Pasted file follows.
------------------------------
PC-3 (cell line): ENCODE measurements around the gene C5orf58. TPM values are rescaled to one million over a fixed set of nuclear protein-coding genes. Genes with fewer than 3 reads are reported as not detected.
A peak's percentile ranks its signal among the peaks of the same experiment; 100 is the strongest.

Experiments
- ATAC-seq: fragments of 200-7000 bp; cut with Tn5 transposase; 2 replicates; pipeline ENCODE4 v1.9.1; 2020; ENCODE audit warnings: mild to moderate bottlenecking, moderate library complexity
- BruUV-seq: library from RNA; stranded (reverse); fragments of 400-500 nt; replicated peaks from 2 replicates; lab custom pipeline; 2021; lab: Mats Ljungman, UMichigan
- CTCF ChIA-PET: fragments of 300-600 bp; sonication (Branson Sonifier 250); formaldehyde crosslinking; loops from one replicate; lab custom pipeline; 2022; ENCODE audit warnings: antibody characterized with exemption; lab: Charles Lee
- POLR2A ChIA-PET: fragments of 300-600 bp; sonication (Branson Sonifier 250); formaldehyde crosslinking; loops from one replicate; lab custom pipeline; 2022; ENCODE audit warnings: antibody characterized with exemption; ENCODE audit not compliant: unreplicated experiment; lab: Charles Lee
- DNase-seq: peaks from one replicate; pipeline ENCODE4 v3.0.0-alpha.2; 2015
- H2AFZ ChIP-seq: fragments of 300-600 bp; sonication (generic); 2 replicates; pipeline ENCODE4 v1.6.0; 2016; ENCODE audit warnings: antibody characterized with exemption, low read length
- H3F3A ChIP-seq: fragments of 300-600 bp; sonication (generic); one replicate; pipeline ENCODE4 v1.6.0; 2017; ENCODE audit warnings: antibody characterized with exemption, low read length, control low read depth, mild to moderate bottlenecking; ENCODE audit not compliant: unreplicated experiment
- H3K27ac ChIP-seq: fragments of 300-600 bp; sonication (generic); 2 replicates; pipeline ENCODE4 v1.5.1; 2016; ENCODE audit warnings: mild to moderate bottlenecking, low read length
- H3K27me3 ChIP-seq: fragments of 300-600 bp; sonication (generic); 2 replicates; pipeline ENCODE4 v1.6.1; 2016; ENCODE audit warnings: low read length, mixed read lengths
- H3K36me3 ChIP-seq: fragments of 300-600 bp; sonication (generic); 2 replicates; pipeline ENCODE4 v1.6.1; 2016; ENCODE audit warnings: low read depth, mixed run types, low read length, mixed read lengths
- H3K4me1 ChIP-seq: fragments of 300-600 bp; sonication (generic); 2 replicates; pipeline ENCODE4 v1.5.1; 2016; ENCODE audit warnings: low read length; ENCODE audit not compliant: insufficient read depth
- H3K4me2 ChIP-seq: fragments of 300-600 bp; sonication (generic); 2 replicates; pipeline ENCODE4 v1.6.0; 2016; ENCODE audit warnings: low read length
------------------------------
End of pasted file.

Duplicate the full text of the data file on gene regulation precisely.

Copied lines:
PC-3 (cell line): ENCODE measurements around the gene C5orf58. TPM values are rescaled to one million over a fixed set of nuclear protein-coding genes. Genes with fewer than 3 reads are reported as not detected.
A peak's percentile ranks its signal among the peaks of the same experiment; 100 is the strongest.

Experiments
- ATAC-seq: fragments of 200-7000 bp; cut with Tn5 transposase; 2 replicates; pipeline ENCODE4 v1.9.1; 2020; ENCODE audit warnings: mild to moderate bottlenecking, moderate library complexity
- BruUV-seq: library from RNA; stranded (reverse); fragments of 400-500 nt; replicated peaks from 2 replicates; lab custom pipeline; 2021; lab: Mats Ljungman, UMichigan
- CTCF ChIA-PET: fragments of 300-600 bp; sonication (Branson Sonifier 250); formaldehyde crosslinking; loops from one replicate; lab custom pipeline; 2022; ENCODE audit warnings: antibody characterized with exemption; lab: Charles Lee
- POLR2A ChIA-PET: fragments of 300-600 bp; sonication (Branson Sonifier 250); formaldehyde crosslinking; loops from one replicate; lab custom pipeline; 2022; ENCODE audit warnings: antibody characterized with exemption; ENCODE audit not compliant: unreplicated experiment; lab: Charles Lee
- DNase-seq: peaks from one replicate; pipeline ENCODE4 v3.0.0-alpha.2; 2015
- H2AFZ ChIP-seq: fragments of 300-600 bp; sonication (generic); 2 replicates; pipeline ENCODE4 v1.6.0; 2016; ENCODE audit warnings: antibody characterized with exemption, low read length
- H3F3A ChIP-seq: fragments of 300-600 bp; sonication (generic); one replicate; pipeline ENCODE4 v1.6.0; 2017; ENCODE audit warnings: antibody characterized with exemption, low read length, control low read depth, mild to moderate bottlenecking; ENCODE audit not compliant: unreplicated experiment
- H3K27ac ChIP-seq: fragments of 300-600 bp; sonication (generic); 2 replicates; pipeline ENCODE4 v1.5.1; 2016; ENCODE audit warnings: mild to moderate bottlenecking, low read length
- H3K27me3 ChIP-seq: fragments of 300-600 bp; sonication (generic); 2 replicates; pipeline ENCODE4 v1.6.1; 2016; ENCODE audit warnings: low read length, mixed read lengths
- H3K36me3 ChIP-seq: fragments of 300-600 bp; sonication (generic); 2 replicates; pipeline ENCODE4 v1.6.1; 2016; ENCODE audit warnings: low read depth, mixed run types, low read length, mixed read lengths
- H3K4me1 ChIP-seq: fragments of 300-600 bp; sonication (generic); 2 replicates; pipeline ENCODE4 v1.5.1; 2016; ENCODE audit warnings: low read length; ENCODE audit not compliant: insufficient read depth
- H3K4me2 ChIP-seq: fragments of 300-600 bp; sonication (generic); 2 replicates; pipeline ENCODE4 v1.6.0; 2016; ENCODE audit warnings: low read length